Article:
Thursday, December 28, 2006
"At first glance, the case for federal funding of embryonic stem-cell research seems too obvious to need defending. Why should the government refuse to support research that holds promise for the treatment and cure of devastating conditions such as Parkinson's disease, Alzheimer's disease, diabetes, and spinal cord injury?"
This is a rather presumptive, biased beginning. Clearly there are many people who don't think the case is "too obvious to need defending" or it wouldn't be a controversial issue, now would it?
"Critics of stem-cell research offer two main objections: some hold that despite its worthy ends, stem-cell research is wrong because it involves the destruction of human embryos; others worry that even if research on embryos is not wrong in itself, it will open the way to a slippery slope of dehumanizing practices, such as embryo farms, cloned babies, the use of fetuses for spare parts, and the commodification of human life. Neither objection is ultimately persuasive, though each raises questions that proponents of stem-cell research should take seriously."
Seriously in what sense? By dismissing them with flippant, flimsy arguments and condescension?
"The notion that an embryo in a petri dish has the same moral status as a person can be challenged on further grounds. Perhaps the best way to see its implausibility is to play out its full implications. First, if harvesting stem cells from a blastocyst were truly on a par with harvesting organs from a baby, then the morally responsible policy would be to ban it, not merely deny it federal funding. If some doctors made a practice of killing children to get organs for transplantation, no one would take the position that the infanticide should be ineligible for federal funding but allowed to continue in the private sector. If we were persuaded that embryonic stem-cell research were tantamount to infanticide, we would not only ban it but treat it as a grisly form of murder and subject scientists who performed it to criminal punishment. Second, viewing the embryo as a person rules out not only stem-cell research, but all fertility treatments that involve the creation and discarding of excess embryos. In order to increase pregnancy rates and spare women the ordeal of repeated attempts, most in vitro fertilization clinics create more fertilized eggs than are ultimately implanted. Excess embryos are typically frozen indefinitely or discarded. (A small number are donated for stem-cell research.) But if it is immoral to sacrifice embryos for the sake of curing or treating devastating diseases, it is also immoral to sacrifice them for the sake of treating infertility."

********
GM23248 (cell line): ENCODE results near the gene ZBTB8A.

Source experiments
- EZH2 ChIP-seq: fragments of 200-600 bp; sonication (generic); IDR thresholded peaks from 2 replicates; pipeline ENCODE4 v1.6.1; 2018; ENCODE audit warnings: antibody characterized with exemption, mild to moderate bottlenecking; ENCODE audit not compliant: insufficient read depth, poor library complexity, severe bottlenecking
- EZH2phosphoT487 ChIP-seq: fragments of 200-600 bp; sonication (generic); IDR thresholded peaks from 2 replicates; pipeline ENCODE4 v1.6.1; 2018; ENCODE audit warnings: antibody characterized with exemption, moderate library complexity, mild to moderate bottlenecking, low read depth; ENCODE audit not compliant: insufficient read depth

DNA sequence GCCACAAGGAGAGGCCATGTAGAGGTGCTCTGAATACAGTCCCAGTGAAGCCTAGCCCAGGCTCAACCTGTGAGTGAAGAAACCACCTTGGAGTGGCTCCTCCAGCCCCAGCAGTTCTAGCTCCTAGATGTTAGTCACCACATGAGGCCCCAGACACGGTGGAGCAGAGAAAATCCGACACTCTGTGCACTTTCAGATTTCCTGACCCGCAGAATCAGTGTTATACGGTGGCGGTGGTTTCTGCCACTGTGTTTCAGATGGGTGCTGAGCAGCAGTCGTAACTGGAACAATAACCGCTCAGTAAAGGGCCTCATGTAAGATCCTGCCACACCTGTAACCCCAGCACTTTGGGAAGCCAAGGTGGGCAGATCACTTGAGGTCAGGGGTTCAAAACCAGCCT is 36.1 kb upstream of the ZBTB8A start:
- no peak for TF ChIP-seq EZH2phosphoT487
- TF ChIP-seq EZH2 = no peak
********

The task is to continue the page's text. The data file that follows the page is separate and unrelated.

Oh, really? I hadn't realized what my position meant. Perhaps that is why the opposition gets so fired up about these issues, Mr. Philosopher. Because we truly do believe that human life is being destroyed.
" Third, defenders of in vitro fertilization point out that embryo loss in assisted reproduction is less frequent than in natural pregnancy, in which more than half of all fertilized eggs either fail to implant or are otherwise lost. This fact highlights a further difficulty with the view that equates embryos and persons. If natural procreation entails the loss of some embryos for every successful birth, perhaps we should worry less about the loss of embryos that occurs in in vitro fertilization and stem-cell research. Those who view embryos as persons might reply that high infant mortality would not justify infanticide. But the way we respond to the natural loss of embryos suggests that we do not regard this event as the moral or religious equivalent of the death of infants. Even those religious traditions that are the most solicitous of nascent human life do not mandate the same burial rituals and mourning rites for the loss of an embryo as for the death of a child. "
I can see that you would be a wonderful person to comfort a woman who has lost a pregnancy. I'm sure with your superior knowledge that you would help her to understand that she hasn't lost a child and she has no reason to grieve. What a wonderful comforter you would be, Mr. Ph.D. Any woman who has had a miscarriage could tell you that the grief is just as real as any death whether it is recognized by anyone else or not. In fact, that is often part of the pain-- feeling that others don't recognize the loss.
"Moreover, if the embryo loss that accompanies natural procreation were the moral equivalent of infant death, then pregnancy would have to be regarded as a public health crisis of epidemic proportions; alleviating natural embryo loss would be a more urgent moral cause than abortion, in vitro fertilization, and stem-cell research combined."